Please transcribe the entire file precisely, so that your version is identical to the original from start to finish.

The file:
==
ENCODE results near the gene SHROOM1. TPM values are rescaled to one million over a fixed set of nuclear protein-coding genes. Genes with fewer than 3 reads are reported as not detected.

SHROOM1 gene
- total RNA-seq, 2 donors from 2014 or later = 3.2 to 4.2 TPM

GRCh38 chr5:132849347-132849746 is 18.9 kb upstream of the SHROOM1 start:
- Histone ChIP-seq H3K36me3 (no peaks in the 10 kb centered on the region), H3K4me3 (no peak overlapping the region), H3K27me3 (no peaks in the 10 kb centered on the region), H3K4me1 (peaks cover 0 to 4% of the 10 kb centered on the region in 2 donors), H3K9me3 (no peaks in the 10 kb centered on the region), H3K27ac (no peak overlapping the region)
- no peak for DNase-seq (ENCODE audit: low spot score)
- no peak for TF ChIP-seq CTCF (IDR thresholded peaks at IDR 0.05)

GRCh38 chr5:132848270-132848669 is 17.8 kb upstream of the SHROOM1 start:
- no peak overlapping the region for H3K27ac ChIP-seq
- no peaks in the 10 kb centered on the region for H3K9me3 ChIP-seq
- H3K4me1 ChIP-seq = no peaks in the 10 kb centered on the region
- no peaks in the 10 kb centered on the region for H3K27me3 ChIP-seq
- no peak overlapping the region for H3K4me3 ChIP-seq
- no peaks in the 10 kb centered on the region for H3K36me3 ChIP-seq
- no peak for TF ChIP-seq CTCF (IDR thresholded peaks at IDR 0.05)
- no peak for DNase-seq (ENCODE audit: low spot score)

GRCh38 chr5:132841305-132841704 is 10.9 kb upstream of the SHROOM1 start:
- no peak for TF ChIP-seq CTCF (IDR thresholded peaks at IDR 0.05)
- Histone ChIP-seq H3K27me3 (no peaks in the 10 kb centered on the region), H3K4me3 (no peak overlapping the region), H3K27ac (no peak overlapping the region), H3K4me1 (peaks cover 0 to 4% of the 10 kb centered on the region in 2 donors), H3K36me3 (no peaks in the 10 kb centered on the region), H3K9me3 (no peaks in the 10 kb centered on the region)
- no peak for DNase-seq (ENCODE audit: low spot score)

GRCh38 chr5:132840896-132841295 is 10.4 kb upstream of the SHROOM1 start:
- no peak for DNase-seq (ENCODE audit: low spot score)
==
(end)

ENCODE results near the gene SHROOM1. TPM values are rescaled to one million over a fixed set of nuclear protein-coding genes. Genes with fewer than 3 reads are reported as not detected.

SHROOM1 gene
- total RNA-seq, 2 donors from 2014 or later = 3.2 to 4.2 TPM

GRCh38 chr5:132849347-132849746 is 18.9 kb upstream of the SHROOM1 start:
- Histone ChIP-seq H3K36me3 (no peaks in the 10 kb centered on the region), H3K4me3 (no peak overlapping the region), H3K27me3 (no peaks in the 10 kb centered on the region), H3K4me1 (peaks cover 0 to 4% of the 10 kb centered on the region in 2 donors), H3K9me3 (no peaks in the 10 kb centered on the region), H3K27ac (no peak overlapping the region)
- no peak for DNase-seq (ENCODE audit: low spot score)
- no peak for TF ChIP-seq CTCF (IDR thresholded peaks at IDR 0.05)

GRCh38 chr5:132848270-132848669 is 17.8 kb upstream of the SHROOM1 start:
- no peak overlapping the region for H3K27ac ChIP-seq
- no peaks in the 10 kb centered on the region for H3K9me3 ChIP-seq
- H3K4me1 ChIP-seq = no peaks in the 10 kb centered on the region
- no peaks in the 10 kb centered on the region for H3K27me3 ChIP-seq
- no peak overlapping the region for H3K4me3 ChIP-seq
- no peaks in the 10 kb centered on the region for H3K36me3 ChIP-seq
- no peak for TF ChIP-seq CTCF (IDR thresholded peaks at IDR 0.05)
- no peak for DNase-seq (ENCODE audit: low spot score)

GRCh38 chr5:132841305-132841704 is 10.9 kb upstream of the SHROOM1 start:
- no peak for TF ChIP-seq CTCF (IDR thresholded peaks at IDR 0.05)
- Histone ChIP-seq H3K27me3 (no peaks in the 10 kb centered on the region), H3K4me3 (no peak overlapping the region), H3K27ac (no peak overlapping the region), H3K4me1 (peaks cover 0 to 4% of the 10 kb centered on the region in 2 donors), H3K36me3 (no peaks in the 10 kb centered on the region), H3K9me3 (no peaks in the 10 kb centered on the region)
- no peak for DNase-seq (ENCODE audit: low spot score)

GRCh38 chr5:132840896-132841295 is 10.4 kb upstream of the SHROOM1 start:
- no peak for DNase-seq (ENCODE audit: low spot score)